Yesterday was my last shift in this series, and it made out to be a busy one. I had twelve hours off on Friday and was able to decorate the house with my girlfriend. Since I wasn’t working the full shift, it made this series fly by. Needless to say, I don’t always do the best with my work-out routine and diet during the holidays. The past couple weeks I have been out of it due to my New York trip and Thanksgiving.
Out of our main station, we run two engines and a ladder. The two engines are staffed with three personnel each, and the ladder, well it just has a driver on it. We alternated running medical calls in Zone 1 between the two engines. One engine will run medical for 3 shifts, and then the other engine will run medical the next three shifts. Yesterday, I was on Engine 1 and we were on Medical. Of course, both engines end up running the majority of the fire calls depending on the location of it.
While with my volunteer department growing up, I came accustomed to running several chimney fires during the winter months. I think it’s safe to say that I haven’t run as many with the city as I have back home. My volunteer department carries chimney bombs (purple K powder packaged in to zip-lock bags that can be dropped down the chimney to extinguish the fires). We also carry a Chimney Snuffer that is a rubberized hose with a tip that is similar to a distributor nozzle. It allows a small amount of water to spray out in several different directions to extinguish the fires that are difficult to reach.
We had a fairly slow shift all day with only running a few medical calls up til about 5pm. I was surprised that things had been so slow on the medical side of things, and was thankful that I was able to get my workout in. Around 5pm, units were dispatched to a possible chimney fire in Zone 7. Typically, our first due engine responds emergency traffic to the call while the additional engines respond routine until advised otherwise. There are some exceptions to this, depending on dispatch information, multiple calls, smoke in the area, etc.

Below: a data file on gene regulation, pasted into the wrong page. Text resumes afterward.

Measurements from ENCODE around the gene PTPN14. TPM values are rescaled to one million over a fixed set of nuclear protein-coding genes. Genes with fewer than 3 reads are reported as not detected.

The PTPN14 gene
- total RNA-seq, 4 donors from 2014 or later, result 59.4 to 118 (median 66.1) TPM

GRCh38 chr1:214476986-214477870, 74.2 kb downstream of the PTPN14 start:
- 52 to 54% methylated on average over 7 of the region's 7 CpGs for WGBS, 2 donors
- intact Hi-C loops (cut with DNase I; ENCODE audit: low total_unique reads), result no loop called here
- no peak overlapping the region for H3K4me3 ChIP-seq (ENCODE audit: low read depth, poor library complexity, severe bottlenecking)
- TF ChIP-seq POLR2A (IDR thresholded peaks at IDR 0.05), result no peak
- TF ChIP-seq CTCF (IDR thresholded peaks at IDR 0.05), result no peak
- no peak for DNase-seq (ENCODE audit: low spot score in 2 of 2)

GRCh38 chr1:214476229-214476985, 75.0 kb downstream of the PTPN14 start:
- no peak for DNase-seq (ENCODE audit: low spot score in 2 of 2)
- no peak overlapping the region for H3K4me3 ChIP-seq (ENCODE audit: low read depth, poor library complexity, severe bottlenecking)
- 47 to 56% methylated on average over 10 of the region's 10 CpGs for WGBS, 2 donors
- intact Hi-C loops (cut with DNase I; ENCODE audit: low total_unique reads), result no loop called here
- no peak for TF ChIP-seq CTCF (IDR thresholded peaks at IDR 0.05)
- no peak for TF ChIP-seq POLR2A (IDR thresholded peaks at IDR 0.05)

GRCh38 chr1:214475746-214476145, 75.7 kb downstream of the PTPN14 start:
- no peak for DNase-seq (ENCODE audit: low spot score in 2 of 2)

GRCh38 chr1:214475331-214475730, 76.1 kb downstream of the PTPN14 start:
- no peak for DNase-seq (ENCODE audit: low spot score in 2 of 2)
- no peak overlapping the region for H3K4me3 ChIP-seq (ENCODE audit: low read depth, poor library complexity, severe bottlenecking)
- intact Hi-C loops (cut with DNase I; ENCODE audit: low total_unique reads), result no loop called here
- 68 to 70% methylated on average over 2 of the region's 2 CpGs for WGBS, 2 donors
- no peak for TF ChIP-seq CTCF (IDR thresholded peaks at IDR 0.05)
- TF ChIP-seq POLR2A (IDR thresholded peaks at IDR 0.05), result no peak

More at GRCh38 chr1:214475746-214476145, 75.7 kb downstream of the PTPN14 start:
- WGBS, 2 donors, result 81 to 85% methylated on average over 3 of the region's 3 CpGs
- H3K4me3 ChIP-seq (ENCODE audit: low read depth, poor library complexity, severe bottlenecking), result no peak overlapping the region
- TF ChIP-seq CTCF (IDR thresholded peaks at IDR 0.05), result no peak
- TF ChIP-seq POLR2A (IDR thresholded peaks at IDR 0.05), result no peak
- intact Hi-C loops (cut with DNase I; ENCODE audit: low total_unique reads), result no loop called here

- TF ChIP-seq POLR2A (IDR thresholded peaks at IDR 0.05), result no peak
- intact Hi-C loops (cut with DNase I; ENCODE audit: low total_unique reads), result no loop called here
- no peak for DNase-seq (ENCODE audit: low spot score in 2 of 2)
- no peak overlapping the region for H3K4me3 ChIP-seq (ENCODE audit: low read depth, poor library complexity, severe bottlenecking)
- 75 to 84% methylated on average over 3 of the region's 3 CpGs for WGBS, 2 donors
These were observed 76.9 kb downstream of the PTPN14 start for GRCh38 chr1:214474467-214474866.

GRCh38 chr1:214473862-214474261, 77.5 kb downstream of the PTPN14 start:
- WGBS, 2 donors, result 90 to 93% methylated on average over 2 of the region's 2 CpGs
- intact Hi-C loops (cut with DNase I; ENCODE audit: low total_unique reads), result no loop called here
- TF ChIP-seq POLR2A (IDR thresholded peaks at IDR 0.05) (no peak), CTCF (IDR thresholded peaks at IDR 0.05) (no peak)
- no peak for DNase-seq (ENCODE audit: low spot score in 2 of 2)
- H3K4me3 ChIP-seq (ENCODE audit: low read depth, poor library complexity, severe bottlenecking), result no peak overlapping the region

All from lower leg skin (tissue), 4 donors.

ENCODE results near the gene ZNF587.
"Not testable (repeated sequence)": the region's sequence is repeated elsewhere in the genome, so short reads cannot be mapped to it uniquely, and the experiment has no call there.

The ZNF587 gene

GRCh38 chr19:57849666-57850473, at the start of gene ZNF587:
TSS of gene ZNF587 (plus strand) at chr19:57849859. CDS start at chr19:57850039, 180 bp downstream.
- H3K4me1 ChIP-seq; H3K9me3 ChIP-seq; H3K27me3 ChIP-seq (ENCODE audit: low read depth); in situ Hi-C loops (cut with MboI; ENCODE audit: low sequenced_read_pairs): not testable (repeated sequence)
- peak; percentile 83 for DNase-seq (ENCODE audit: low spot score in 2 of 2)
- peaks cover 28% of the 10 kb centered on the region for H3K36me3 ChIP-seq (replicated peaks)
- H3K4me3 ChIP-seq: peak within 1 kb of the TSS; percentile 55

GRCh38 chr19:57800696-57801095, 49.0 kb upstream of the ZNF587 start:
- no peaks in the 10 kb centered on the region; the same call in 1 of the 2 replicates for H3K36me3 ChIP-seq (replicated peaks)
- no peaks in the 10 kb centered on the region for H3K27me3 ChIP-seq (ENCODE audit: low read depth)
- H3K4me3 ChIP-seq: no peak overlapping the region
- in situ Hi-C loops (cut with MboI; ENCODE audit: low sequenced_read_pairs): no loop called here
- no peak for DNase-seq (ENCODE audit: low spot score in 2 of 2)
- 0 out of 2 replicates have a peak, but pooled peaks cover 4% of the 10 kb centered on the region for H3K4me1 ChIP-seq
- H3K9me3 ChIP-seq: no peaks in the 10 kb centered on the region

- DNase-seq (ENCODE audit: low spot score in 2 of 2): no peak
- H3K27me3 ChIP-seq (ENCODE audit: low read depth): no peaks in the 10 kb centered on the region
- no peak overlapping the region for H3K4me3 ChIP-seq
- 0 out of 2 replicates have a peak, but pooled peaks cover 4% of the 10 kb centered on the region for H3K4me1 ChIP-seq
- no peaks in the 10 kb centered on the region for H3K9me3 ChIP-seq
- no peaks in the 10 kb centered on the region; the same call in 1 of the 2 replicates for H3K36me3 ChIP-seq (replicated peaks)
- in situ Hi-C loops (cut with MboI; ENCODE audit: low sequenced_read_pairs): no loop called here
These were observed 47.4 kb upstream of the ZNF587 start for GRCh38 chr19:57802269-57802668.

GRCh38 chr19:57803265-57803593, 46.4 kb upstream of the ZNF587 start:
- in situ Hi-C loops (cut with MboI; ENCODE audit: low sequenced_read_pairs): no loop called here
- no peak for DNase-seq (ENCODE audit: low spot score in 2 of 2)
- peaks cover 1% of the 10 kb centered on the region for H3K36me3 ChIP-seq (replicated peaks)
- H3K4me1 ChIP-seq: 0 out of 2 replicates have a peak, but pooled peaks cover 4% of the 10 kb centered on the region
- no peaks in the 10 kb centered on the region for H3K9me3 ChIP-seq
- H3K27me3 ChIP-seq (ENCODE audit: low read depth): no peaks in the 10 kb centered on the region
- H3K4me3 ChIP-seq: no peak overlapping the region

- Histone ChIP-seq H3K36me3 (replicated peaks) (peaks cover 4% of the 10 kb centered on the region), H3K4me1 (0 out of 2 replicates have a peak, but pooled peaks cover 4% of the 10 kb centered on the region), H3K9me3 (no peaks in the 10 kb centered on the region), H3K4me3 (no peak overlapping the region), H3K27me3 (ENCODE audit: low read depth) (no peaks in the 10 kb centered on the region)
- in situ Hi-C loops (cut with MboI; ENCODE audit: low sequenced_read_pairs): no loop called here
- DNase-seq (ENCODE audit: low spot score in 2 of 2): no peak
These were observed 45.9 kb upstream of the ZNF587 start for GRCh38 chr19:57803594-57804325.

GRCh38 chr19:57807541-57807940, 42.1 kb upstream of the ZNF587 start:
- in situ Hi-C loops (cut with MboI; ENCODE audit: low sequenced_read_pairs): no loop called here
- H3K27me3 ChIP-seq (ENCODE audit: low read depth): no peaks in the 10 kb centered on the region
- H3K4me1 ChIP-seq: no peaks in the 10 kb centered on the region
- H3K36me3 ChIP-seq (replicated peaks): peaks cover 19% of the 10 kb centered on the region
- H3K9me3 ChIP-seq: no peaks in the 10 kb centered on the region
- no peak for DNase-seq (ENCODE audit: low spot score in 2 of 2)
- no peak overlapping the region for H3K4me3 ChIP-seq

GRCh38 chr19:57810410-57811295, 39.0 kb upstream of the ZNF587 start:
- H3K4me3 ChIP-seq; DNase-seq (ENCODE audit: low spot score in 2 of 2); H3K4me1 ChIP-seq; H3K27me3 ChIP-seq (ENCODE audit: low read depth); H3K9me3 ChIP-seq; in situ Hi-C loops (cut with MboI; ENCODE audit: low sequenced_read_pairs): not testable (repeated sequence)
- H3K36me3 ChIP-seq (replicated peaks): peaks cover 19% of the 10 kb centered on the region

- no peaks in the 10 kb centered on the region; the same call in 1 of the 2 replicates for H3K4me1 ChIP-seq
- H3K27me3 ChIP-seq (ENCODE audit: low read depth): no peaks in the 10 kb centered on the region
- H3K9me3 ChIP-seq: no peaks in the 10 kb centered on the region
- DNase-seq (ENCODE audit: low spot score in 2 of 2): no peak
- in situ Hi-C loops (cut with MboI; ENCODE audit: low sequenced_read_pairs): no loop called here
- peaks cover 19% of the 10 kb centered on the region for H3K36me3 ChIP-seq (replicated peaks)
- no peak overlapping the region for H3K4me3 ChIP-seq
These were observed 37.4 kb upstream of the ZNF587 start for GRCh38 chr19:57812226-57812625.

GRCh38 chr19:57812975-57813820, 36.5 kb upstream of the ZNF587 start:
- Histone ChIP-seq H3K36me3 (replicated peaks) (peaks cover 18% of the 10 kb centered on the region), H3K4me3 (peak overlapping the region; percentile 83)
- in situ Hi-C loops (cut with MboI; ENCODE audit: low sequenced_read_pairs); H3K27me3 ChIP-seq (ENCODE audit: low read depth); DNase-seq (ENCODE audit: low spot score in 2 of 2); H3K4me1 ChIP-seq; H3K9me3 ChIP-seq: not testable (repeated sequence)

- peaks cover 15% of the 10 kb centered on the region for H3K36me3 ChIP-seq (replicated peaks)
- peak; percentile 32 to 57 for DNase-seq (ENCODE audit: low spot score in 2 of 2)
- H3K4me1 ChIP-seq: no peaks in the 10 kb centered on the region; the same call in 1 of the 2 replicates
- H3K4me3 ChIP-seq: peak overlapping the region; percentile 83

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Engine 7 arrived in the area with heavy smoke showing from the chimney and light smoke found in the residence. At this time, all the responding units stepped up to an emergency response. Crews quickly made access to the fireplace and roof to investigate further. We were able to knock the fire down by spraying a Purple K extinguisher up into the chimney using the draft of air flowing from the bottom. Due to having limited access to the chimney area, it makes it difficult to extinguish this type of fire. We ended up calling for a local volunteer department to respond with some “chimney bombs” that I spoke of earlier.
I hope that we have come to realize the need for these on our apparatus. No matter if you’re a city department or volunteer department in the county, I personally believe that there is a need for these to be carried on the trucks. Yesterday was a prime example of how we could have used them without having to call for mutual aid. Luckily, the volunteer departments in our area are always great to help out and provide assistance when needed. Many of them have several active members that provide a quick response when needed.
This poses the question, what type of equipment do you carry on your apparatus to handle such fires similar to this one? Does your department use extinguishers or “chimney bombs”?
Also, let this be a reminder to those of you who are burning wood in a fire place to have your chimneys checked/cleaned to eliminate the likelihood of this happening. The creosote build up in chimneys is usually the cause of chimney fire. This is always more common in the winter times as people start burning in their fire places and haven’t had them cleaned.